Im Focus: Breaking the bond: To take part or not?

Physicists working with Roland Wester at the University of Innsbruck have investigated if and how chemical reactions can be influenced by targeted vibrational excitation of the reactants. They were able to demonstrate that excitation with a laser beam does not affect the efficiency of a chemical exchange reaction and that the excited molecular group acts only as a spectator in the reaction.

A frequently used reaction in organic chemistry is nucleophilic substitution. It plays, for example, an important role in in the synthesis of new chemical...

Im Focus: New 2D Spectroscopy Methods

Optical spectroscopy allows investigating the energy structure and dynamic properties of complex quantum systems. Researchers from the University of Würzburg present two new approaches of coherent two-dimensional spectroscopy.

"Put an excitation into the system and observe how it evolves." According to physicist Professor Tobias Brixner, this is the credo of optical spectroscopy....

Im Focus: Chemical reactions in the light of ultrashort X-ray pulses from free-electron lasers

Ultra-short, high-intensity X-ray flashes open the door to the foundations of chemical reactions. Free-electron lasers generate these kinds of pulses, but there is a catch: the pulses vary in duration and energy. An international research team has now presented a solution: Using a ring of 16 detectors and a circularly polarized laser beam, they can determine both factors with attosecond accuracy.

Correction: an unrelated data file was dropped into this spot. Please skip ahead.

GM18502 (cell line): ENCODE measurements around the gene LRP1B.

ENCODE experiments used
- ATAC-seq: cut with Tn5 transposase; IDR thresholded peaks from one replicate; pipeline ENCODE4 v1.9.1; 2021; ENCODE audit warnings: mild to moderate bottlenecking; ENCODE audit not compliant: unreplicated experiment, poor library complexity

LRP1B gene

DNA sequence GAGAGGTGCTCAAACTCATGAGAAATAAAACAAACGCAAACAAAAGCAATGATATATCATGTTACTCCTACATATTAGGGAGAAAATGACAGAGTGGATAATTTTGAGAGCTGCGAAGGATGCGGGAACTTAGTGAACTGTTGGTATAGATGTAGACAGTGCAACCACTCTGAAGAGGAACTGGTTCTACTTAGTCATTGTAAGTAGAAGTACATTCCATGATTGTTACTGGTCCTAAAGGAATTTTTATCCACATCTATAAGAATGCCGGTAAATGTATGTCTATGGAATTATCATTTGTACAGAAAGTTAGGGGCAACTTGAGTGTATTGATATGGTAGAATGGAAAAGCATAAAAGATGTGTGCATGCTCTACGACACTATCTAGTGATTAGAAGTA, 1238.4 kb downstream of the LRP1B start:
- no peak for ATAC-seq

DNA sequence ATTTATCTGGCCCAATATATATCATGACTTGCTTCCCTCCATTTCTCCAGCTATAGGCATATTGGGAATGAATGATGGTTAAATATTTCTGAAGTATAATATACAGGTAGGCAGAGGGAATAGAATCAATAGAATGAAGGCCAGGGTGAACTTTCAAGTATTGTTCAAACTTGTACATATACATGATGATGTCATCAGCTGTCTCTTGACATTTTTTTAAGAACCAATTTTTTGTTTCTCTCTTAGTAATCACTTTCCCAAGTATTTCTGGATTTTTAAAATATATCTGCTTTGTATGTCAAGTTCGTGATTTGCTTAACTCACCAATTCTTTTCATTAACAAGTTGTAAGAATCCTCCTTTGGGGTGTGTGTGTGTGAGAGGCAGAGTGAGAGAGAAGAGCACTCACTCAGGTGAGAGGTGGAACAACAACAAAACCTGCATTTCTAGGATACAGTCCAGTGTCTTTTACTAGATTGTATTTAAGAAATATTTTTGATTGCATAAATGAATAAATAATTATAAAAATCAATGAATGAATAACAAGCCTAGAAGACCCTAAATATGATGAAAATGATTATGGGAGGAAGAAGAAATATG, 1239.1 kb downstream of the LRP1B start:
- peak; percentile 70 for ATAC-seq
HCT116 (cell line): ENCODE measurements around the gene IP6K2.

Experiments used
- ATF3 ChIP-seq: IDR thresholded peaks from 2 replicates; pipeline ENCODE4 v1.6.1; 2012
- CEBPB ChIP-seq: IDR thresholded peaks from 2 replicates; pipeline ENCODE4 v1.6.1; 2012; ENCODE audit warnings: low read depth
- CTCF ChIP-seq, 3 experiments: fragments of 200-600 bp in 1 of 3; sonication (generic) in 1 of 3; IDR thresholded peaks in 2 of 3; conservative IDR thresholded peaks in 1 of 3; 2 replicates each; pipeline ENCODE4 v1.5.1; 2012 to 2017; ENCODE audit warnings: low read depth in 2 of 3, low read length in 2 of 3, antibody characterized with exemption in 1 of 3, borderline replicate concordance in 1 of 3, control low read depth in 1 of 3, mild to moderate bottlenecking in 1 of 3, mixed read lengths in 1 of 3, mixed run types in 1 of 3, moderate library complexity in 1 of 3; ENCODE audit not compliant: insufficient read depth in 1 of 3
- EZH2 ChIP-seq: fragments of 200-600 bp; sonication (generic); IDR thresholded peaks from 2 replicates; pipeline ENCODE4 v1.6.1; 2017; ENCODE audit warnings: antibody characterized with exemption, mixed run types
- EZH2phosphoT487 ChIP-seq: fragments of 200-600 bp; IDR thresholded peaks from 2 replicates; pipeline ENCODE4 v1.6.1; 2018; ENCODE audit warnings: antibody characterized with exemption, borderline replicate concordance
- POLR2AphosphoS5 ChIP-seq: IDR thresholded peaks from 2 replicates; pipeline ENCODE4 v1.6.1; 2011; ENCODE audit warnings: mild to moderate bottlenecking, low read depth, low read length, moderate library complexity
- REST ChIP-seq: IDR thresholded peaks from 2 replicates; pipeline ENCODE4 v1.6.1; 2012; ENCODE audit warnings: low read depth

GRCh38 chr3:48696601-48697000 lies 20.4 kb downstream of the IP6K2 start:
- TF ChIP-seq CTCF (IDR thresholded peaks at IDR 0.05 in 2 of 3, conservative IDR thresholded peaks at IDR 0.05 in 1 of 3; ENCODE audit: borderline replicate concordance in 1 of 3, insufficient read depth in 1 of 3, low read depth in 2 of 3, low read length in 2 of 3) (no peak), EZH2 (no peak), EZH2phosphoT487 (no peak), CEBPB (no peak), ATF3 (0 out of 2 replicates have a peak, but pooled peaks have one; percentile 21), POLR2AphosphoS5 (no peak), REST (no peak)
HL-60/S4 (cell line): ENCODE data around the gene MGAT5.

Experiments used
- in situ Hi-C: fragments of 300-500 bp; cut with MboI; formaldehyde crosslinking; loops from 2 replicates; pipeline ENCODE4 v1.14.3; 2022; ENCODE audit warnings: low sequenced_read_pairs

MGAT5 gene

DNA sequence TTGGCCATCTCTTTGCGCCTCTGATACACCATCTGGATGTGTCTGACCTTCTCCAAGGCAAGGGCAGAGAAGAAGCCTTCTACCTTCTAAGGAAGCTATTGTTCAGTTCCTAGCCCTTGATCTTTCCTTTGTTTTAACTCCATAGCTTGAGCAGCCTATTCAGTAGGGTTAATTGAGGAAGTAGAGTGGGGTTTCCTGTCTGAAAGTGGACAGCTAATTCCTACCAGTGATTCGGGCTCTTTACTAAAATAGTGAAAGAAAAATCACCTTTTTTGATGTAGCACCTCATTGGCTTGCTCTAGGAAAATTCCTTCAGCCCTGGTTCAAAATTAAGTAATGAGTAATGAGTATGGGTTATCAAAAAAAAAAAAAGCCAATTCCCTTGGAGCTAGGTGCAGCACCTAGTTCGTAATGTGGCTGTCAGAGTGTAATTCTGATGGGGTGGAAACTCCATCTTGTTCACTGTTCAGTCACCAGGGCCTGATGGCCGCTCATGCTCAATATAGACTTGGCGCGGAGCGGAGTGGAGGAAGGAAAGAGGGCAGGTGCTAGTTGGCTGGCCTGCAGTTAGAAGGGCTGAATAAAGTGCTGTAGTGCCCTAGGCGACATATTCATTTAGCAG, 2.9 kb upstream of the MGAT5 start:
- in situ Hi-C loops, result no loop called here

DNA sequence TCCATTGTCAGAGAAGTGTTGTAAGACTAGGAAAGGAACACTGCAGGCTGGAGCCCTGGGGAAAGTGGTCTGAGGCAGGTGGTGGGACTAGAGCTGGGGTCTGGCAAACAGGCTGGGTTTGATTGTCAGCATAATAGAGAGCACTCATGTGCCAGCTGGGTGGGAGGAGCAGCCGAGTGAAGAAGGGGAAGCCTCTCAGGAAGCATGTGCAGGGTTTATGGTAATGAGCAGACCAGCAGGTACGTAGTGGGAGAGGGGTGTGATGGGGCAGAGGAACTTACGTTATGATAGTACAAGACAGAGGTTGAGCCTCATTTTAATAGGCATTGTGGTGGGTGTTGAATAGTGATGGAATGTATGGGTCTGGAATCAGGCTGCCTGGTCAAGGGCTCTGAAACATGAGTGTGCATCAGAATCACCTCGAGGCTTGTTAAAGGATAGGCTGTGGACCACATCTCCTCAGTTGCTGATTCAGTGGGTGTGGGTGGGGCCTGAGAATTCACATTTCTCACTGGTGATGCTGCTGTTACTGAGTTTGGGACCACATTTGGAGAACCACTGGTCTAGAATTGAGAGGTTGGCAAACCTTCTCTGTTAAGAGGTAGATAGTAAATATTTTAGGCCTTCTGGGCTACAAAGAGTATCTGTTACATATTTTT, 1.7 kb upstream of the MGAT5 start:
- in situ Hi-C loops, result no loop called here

Free-electron lasers (FELs) generate extremely short and intense X-ray flashes. Researchers can use these flashes to resolve structures with diameters on the...

All Focus news of the innovation-report >>>

Anzeige

Anzeige

VideoLinks
Industry & Economy
Event News

Leading experts in Diabetes, Metabolism and Biomedical Engineering discuss Precision Medicine

13.07.2018 | Event News

Conference on Laser Polishing – LaP: Fine Tuning for Surfaces

12.07.2018 | Event News

11th European Wood-based Panel Symposium 2018: Meeting point for the wood-based materials industry

03.07.2018 | Event News

 
Latest News

Behavior-influencing policies are critical for mass market success of low carbon vehicles

17.07.2018 | Power and Electrical Engineering

Plant mothers talk to their embryos via the hormone auxin

17.07.2018 | Life Sciences

Subaru Telescope helps pinpoint origin of ultra-high energy neutrino

16.07.2018 | Physics and Astronomy

VideoLinks
Science & Research
Overview of more VideoLinks >>>